Swiger v. Rosette, No. 19-2470 (6th Cir. 2021) [click for opinion]
Plaintiff Nicole Marie Swiger took out a $1,200 loan with an interest rate exceeding 350% from online lender Plain Green LLC, an entity organized under the laws of the Chippewa Cree Tribe of the Rocky Boy’s Reservation, Montana. Swiger claimed that Defendant Kenneth Rees and his company, Think Finance LLC, had used Plain Green and its benefits of tribal sovereign immunity as a front to shield them from state and federal law. As part of the loan agreement, Swiger had agreed to binding arbitration under tribal law subject to review only in tribal court. She also agreed to a “delegation clause” to arbitrate “any issue concerning the validity, enforceability, or scope” of the agreement.
Swiger filed suit in Michigan court, claiming that the loan was illegal under Michigan and federal law, and violated the Racketeer Influenced and Corrupt Organizations Act as well as consumer protection laws. Swiger demanded actual and treble damages, an injunction preventing Defendants from further such violations, and a judgment declaring the arbitration agreement void and unenforceable.
Defendant Rees filed a motion to stay the case in favor of arbitration, arguing that, because Swiger had also agreed to the delegation clause, questions concerning the enforceability of the arbitration agreement were subject to arbitration. The district court denied the motion, maintaining that the enforceability of the arbitration clause had already been litigated in the Second Circuit, where Defendant Rees was a party to the dispute, and thus collaterally estopped from relitigating the issue. Defendant Rees appealed the district court’s decision, arguing that it had erred by disregarding the delegation clause.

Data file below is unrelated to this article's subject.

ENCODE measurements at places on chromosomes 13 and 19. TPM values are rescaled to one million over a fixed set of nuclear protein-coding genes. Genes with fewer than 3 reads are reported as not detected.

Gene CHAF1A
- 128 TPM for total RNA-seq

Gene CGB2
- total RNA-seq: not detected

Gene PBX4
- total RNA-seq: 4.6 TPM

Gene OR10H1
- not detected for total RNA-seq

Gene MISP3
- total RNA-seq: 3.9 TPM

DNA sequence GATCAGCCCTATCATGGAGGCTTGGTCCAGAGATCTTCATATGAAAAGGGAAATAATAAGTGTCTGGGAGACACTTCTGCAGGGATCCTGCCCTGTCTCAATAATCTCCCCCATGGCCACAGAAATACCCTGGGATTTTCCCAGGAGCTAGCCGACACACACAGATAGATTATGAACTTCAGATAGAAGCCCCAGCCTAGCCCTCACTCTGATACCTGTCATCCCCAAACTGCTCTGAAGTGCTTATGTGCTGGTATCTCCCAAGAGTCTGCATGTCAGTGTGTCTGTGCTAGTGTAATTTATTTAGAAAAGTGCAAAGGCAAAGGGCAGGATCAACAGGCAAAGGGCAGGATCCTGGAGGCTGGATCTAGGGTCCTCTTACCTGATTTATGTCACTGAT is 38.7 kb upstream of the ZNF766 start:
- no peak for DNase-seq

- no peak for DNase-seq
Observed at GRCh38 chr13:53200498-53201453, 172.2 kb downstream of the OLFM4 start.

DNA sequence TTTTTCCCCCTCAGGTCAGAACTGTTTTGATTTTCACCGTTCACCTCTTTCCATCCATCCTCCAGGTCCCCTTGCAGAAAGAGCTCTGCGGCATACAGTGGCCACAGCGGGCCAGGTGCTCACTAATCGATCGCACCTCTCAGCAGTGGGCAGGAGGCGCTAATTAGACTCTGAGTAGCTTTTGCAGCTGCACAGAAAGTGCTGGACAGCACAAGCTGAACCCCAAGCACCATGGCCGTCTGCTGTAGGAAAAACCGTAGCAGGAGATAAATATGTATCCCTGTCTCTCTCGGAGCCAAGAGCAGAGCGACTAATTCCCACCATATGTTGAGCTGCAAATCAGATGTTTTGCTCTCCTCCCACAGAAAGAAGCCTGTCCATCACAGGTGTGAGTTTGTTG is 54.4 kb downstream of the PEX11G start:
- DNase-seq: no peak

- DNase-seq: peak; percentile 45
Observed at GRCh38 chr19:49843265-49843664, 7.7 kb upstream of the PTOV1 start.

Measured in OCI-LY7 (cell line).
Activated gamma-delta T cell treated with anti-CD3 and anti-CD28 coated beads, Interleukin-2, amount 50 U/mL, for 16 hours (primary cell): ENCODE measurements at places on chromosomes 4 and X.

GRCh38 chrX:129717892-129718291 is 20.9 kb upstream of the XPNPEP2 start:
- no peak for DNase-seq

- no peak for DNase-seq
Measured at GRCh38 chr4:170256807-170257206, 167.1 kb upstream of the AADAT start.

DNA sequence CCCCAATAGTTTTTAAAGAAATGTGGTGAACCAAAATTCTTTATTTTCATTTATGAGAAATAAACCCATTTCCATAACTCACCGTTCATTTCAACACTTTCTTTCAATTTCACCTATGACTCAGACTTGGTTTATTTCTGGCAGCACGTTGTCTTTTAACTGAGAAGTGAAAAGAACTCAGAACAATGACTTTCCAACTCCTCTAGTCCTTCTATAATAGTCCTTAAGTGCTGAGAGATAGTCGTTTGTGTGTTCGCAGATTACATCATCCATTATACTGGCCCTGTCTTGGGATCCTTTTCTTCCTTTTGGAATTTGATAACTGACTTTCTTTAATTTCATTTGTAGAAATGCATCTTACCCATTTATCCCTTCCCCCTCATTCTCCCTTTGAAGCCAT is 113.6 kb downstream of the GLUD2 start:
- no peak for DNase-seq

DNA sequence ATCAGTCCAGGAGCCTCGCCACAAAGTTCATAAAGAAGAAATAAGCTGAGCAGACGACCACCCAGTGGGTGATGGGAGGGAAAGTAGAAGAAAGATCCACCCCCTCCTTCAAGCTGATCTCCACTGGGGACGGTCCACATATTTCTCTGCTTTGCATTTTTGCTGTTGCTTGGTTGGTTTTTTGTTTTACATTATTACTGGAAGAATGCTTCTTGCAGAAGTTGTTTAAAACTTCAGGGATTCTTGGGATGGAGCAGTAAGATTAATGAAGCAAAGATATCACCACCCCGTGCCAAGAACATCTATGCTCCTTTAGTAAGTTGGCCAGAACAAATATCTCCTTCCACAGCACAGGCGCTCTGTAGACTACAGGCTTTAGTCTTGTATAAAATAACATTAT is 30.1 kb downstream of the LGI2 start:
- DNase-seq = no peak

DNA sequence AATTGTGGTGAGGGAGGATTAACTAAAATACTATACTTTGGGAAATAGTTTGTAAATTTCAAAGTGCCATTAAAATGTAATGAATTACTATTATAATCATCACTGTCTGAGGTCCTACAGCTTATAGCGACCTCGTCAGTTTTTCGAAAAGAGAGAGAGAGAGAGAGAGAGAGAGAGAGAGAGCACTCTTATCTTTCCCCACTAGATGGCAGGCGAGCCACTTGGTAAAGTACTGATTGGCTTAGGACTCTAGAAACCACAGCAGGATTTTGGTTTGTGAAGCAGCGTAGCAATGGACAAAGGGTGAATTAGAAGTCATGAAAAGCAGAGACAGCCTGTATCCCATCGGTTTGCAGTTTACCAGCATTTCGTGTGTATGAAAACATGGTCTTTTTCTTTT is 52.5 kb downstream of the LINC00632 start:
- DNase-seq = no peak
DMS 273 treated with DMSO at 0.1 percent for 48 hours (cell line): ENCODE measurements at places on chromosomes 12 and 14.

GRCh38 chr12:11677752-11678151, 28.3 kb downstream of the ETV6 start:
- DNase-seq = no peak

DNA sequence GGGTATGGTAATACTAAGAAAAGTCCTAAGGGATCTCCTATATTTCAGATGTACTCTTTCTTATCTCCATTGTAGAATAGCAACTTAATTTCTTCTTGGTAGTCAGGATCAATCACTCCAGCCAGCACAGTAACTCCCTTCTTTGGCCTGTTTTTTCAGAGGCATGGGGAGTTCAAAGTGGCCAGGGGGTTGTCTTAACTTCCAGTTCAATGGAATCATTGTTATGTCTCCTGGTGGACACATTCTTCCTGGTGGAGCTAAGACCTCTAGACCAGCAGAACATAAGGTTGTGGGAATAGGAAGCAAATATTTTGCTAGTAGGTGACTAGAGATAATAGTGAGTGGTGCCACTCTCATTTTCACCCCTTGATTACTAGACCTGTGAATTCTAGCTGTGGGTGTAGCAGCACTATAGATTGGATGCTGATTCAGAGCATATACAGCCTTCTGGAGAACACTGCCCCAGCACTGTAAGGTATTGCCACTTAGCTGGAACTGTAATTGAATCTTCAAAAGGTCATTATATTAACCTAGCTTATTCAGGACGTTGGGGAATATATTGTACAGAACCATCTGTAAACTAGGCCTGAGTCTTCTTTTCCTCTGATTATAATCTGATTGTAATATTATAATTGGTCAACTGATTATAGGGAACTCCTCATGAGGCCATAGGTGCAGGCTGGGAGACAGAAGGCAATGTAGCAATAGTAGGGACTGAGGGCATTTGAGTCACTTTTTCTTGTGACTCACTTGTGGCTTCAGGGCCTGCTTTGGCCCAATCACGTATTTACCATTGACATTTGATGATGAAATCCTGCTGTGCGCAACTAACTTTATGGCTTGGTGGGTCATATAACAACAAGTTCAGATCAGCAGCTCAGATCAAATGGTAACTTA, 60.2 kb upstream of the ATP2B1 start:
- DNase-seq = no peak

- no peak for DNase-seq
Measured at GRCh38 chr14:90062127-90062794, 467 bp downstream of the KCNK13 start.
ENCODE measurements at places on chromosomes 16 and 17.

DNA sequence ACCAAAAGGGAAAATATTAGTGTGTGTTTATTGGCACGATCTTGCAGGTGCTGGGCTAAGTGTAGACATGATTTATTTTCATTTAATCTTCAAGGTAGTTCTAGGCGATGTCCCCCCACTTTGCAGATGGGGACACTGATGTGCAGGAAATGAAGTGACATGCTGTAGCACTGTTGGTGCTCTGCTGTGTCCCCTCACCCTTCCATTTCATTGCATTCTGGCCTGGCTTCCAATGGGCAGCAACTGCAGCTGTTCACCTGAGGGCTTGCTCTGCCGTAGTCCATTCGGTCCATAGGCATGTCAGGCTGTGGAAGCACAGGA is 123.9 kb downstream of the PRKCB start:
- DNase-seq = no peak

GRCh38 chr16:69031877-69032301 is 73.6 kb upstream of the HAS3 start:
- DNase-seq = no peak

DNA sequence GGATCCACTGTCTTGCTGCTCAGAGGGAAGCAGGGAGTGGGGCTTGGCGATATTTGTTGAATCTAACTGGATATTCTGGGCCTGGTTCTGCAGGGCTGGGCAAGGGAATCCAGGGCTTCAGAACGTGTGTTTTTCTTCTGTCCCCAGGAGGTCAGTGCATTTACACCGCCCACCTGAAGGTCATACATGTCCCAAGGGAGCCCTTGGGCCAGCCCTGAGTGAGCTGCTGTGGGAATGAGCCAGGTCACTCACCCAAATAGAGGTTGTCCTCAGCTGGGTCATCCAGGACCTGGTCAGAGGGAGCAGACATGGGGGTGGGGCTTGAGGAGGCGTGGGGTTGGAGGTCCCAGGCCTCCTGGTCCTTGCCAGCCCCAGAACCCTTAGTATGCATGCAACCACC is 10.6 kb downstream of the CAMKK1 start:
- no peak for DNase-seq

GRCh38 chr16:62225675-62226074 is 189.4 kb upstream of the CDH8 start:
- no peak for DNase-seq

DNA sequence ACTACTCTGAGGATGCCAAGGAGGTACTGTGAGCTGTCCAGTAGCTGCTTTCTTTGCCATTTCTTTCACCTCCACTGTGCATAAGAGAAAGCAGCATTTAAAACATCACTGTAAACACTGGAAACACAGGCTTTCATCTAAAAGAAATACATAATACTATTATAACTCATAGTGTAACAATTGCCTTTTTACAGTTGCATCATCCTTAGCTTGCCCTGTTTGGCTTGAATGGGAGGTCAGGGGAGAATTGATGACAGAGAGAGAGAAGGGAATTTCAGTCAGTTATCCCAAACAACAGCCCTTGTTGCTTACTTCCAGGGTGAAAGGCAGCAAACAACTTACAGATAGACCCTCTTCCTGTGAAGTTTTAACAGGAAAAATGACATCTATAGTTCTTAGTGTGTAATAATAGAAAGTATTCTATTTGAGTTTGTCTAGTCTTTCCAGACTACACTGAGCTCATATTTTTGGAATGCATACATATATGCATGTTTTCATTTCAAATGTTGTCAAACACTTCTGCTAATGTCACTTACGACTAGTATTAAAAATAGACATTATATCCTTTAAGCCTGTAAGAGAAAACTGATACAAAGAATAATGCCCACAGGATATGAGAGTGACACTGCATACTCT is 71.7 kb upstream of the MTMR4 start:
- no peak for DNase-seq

On appeal, the Sixth Circuit reversed and remanded with instructions to stay the case pending arbitration. It held that the district court had erred in its decision to disregard the delegation clause because Swiger had failed to specifically challenge the clause. According to the court, “merely challenging the entire agreement will not suffice.” Rather, Swiger needed to challenge the delegation clause in order for the court to consider its enforceability.
Notably, Swiger also argued that Defendant Rees did not have standing to invoke the delegation clause because he was not a signatory to the arbitration agreement with Plain Green. However, the Court held that Swiger’s arbitration agreement delegated questions of arbitrability to an arbitrator, which included the issue of whether Defendant Rees had standing to enforce Swiger’s arbitration agreement with the lender.